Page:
I wear two hats when I write this blog of mine. First and foremost, I manage a small charity in a small Scottish town called Dumfries. Ours is a front door that opens onto the darker corners of the crumbling world that is Britain 2015. We hand out 5000 emergency food parcels a year in a town that is home to 50,000 souls. Then, as you can see from all of the book covers above, I am also a thriller writer. If you enjoy the blog, you might just enjoy the books. The link below takes you to the whole library in the Kindle store. They can be had for a couple of quid each.

Tuesday, August 27, 2013


‘Red or Dead’ by David Peace tells the story of the great Bill Shankly coming to Anfield and becoming a legend. It is a completely weird book, but most of David Peace’s books tend to stray into the world of weirdness. This time he is intent on reducing every single sentence down to the very bare bones of simplicity. Bill got into his car. Bill started the engine. Bill checked his blind spot. Bill drove to Anfield…. On and on it goes, for page after page until it passes through the seven hundred page mark. Wow. He lists every one of the games Shankly managed. He gives the scores and when the goals were scored. He gives the crowd and sometimes he describes the weather and how muddy the pitch was.

Game after game. Year after year. Different players. Different teams. Different opposition teams. Ups and downs. And of course that is the point. The whole point. For in the end football can be seen as being a bit like a river. It flows on and on from season to season. It never stops. In the end there are only subtle differences. We have a river here flowing past the house and down and away to the Solway Firth. Sometimes it is full to bank bursting when it has pissed down for days. Sometimes it is a mere trickle during rare heat waves. Sometimes there’s a heron fishing. Sometimes the early morning sun picks out the vivid colours of a kingfisher. But the water always flows. It’s a gravity thing. Day in day out. Year in year out.

This is how Peace sees the relentlessness of football. Different characters flit in and flit out, but the game goes on and on as unforgettable triumphs drift into treasured history.

Would I have made it through all 700 pages had the book been about a different man and a different team? No chance. But it is my team and my man and my life. It gave me a shiver when all of a sudden I reached the moment on April Fool’s Day 1972 when West Brom came to Anfield. Liverpool won 2-0. 46,000 turned up to bear witness. It was the first time I ever stepped into Anfield. I was eleven and a half and the minute I reached the top of the steps and looked into the swaying masses of the Kop I knew I never wanted to go and watch football anywhere else.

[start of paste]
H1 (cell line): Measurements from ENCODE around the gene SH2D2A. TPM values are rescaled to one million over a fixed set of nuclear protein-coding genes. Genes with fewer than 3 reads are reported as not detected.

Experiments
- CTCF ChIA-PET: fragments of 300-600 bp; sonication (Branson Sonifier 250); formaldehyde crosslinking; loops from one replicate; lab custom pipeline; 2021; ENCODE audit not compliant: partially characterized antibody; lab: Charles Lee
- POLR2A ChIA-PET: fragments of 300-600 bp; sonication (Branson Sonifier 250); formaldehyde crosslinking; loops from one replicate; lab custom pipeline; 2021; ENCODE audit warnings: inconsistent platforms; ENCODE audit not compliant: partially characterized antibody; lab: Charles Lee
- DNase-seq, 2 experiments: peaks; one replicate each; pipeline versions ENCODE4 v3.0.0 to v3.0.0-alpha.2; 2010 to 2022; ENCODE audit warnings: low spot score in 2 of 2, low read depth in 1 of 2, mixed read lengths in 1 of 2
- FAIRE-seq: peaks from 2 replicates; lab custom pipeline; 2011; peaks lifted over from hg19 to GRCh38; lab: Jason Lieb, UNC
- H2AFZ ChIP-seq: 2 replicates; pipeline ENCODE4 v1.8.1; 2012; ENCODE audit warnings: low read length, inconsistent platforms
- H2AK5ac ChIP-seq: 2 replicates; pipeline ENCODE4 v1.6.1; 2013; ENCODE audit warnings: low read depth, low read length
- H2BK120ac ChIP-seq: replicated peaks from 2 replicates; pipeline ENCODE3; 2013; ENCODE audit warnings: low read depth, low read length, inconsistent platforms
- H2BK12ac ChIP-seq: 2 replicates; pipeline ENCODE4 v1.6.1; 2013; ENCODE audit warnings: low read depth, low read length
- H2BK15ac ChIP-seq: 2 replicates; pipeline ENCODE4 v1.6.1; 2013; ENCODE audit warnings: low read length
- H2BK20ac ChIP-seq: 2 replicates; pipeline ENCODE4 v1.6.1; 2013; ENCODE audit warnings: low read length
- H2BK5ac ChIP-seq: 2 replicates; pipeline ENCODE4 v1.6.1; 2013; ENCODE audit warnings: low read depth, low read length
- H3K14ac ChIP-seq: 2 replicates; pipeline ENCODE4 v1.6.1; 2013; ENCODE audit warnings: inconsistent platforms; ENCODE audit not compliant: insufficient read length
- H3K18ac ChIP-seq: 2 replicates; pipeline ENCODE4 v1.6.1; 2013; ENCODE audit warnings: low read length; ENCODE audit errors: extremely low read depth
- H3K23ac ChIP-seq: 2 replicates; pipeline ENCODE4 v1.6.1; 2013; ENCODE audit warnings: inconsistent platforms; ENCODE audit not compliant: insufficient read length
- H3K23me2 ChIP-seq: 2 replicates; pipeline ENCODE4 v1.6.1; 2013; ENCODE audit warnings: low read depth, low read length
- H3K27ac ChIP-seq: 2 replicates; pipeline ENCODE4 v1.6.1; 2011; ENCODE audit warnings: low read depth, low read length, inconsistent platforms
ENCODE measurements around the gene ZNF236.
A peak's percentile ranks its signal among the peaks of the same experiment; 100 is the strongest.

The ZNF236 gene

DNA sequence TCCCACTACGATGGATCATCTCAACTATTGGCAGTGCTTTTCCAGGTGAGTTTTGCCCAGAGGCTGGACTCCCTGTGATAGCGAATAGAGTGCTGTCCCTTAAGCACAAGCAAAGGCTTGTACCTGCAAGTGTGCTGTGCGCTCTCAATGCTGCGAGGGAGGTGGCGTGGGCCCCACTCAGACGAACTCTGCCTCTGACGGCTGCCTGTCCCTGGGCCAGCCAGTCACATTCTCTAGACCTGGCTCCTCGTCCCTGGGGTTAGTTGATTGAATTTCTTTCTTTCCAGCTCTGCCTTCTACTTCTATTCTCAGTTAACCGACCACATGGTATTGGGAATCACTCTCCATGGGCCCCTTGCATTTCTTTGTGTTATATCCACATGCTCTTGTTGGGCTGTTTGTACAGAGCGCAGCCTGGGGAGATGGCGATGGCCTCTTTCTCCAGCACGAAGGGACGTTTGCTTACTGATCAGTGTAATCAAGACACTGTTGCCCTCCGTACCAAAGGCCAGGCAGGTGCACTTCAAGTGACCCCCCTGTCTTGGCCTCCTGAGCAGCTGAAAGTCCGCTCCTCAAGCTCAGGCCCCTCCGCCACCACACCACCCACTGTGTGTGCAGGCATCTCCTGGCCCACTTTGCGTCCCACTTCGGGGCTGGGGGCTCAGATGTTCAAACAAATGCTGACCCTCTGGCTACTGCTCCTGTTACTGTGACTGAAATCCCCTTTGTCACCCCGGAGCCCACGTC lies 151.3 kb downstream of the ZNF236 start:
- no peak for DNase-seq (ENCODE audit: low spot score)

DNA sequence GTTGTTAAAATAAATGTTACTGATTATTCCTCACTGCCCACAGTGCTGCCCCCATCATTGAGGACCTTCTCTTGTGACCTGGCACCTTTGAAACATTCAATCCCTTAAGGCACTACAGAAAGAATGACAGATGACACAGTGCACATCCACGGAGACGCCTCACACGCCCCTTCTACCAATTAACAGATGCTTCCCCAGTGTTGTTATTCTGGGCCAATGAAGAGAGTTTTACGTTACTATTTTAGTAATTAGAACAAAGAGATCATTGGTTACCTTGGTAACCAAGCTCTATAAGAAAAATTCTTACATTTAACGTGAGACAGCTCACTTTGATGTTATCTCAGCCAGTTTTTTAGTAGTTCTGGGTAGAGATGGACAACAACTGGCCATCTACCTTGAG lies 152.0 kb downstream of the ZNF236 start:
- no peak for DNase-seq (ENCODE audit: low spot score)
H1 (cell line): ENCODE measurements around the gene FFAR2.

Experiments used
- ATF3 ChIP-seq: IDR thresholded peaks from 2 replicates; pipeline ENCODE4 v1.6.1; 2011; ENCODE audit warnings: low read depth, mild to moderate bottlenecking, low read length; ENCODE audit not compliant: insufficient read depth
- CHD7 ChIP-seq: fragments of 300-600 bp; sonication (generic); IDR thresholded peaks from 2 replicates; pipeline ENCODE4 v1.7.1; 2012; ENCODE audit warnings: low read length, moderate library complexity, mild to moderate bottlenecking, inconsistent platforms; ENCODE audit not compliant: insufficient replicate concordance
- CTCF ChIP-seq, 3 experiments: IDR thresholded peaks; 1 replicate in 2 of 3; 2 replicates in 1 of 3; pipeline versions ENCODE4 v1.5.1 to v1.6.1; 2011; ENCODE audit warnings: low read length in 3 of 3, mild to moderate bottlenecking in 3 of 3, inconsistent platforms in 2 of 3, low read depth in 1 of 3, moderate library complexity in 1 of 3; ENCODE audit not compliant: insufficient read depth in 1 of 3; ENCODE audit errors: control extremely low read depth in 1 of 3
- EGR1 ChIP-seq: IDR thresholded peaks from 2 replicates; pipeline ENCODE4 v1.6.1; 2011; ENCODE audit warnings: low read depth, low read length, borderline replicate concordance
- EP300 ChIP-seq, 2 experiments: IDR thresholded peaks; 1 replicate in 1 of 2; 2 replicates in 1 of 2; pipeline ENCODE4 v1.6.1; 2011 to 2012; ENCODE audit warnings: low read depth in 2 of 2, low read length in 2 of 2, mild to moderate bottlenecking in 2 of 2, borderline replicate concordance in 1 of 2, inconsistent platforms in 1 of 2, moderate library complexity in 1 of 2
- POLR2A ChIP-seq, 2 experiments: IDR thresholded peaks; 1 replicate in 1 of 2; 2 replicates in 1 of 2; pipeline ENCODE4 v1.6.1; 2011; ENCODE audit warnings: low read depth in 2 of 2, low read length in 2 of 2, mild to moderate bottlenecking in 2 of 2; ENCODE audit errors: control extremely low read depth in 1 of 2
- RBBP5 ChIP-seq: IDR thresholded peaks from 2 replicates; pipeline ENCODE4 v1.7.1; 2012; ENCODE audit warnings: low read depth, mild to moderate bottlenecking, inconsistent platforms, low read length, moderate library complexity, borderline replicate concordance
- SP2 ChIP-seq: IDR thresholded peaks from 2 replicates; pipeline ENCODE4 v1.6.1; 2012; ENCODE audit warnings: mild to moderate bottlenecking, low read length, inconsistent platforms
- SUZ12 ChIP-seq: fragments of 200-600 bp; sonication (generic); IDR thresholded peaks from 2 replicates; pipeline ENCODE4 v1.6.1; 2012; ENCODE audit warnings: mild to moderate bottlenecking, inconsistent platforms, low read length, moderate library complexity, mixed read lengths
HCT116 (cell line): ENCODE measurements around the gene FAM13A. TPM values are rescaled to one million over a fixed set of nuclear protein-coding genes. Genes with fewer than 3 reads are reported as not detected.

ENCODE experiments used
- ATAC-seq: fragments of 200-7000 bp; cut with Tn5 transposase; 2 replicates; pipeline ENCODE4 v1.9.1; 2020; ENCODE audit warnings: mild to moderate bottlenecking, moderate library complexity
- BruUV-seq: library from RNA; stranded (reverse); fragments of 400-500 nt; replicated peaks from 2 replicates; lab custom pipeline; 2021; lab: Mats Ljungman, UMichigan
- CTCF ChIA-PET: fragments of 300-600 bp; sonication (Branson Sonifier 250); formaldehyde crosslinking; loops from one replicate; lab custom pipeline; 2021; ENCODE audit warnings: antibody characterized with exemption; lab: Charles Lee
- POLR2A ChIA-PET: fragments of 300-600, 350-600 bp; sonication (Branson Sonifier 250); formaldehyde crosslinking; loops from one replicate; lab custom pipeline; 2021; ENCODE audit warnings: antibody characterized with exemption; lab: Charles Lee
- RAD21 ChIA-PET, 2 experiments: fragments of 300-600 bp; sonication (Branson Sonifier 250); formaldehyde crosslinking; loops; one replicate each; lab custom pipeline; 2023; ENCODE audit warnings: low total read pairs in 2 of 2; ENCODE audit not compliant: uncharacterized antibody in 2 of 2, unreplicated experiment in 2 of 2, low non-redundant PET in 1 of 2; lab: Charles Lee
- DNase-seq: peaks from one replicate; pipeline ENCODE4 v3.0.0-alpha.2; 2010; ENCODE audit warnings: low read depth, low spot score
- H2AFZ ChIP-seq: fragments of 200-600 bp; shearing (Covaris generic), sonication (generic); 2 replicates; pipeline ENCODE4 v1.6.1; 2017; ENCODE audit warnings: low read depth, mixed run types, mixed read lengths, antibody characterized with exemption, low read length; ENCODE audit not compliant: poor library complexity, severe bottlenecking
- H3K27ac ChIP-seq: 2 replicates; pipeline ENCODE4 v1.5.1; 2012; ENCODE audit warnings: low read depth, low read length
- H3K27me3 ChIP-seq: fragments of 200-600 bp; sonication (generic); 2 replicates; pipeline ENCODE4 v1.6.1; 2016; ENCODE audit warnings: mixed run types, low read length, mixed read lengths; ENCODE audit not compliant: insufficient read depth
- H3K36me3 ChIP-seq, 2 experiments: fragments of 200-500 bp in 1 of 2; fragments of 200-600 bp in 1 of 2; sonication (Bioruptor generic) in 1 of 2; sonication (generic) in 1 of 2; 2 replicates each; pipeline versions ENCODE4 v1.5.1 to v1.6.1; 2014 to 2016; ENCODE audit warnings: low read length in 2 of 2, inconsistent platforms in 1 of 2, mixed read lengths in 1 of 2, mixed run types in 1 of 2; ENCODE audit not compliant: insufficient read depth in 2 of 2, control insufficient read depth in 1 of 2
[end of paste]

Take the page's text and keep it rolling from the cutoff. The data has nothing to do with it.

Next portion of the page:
And I never have.

And of course Shanks was still in charge back then and the Kop sang his name over and over to the tune of Amazing Grace.

Before ‘Red or Dead’, my memories of his retiring were a little vague. I recall being on the Kop when he came along and stood with the rest of us. I recall the hints and rumours that all was not well with him. I recall getting a sneak preview of Hillsbrough when the cops lost control of the crowds trying to get into the Kop before they locked the gates when we played Swansea on the Saturday after he died.

‘Red or Dead’ becomes almost unbearable when it describes the slow misery of his retirement. The way the club betrayed him. Dumped him. Hung him out to dry. For me this was when the book was at its most brilliant. It depicts an increasingly sad man confronted by a world going to hell all around him. The club he gave his life to doesn’t want to know him any more. The unions he was raised to trust implicitly are bringing the country to its knees. There is suddenly open war on the terraces and Liverpool the city is being reduced to a sad shell of its former glory.

And yet the river of football flows on and the Reds at last conquer Europe. Once and twice and three times. And in the end of course Bill dies as the author hints at the fact that the streets outside the hospital are all on fire as the city has been swallowed up by riots.

On many levels the book was a painful read. It was painful as the endless repetition of the same thing drove me to distraction. It was painful as the passage of football time marked the passage of my own time. Inexorably. Where on earth did that wide eyed eleven year old kid disappear to? Painful in the way it draws a picture of the slow death of the hope that socialism once upon a time offered until Maggie Thatcher killed it stone dead. In those lost days of the late seventies and early eighties I was never a socialist. I wasn’t anything. I was a punk! It took the miserable age of Thatcherism to bring me round to the idea that socialism was maybe the best way to run a railroad. But then the dream was hijacked by Derek Hatton and Tony Blair and now it lives and breathes no more.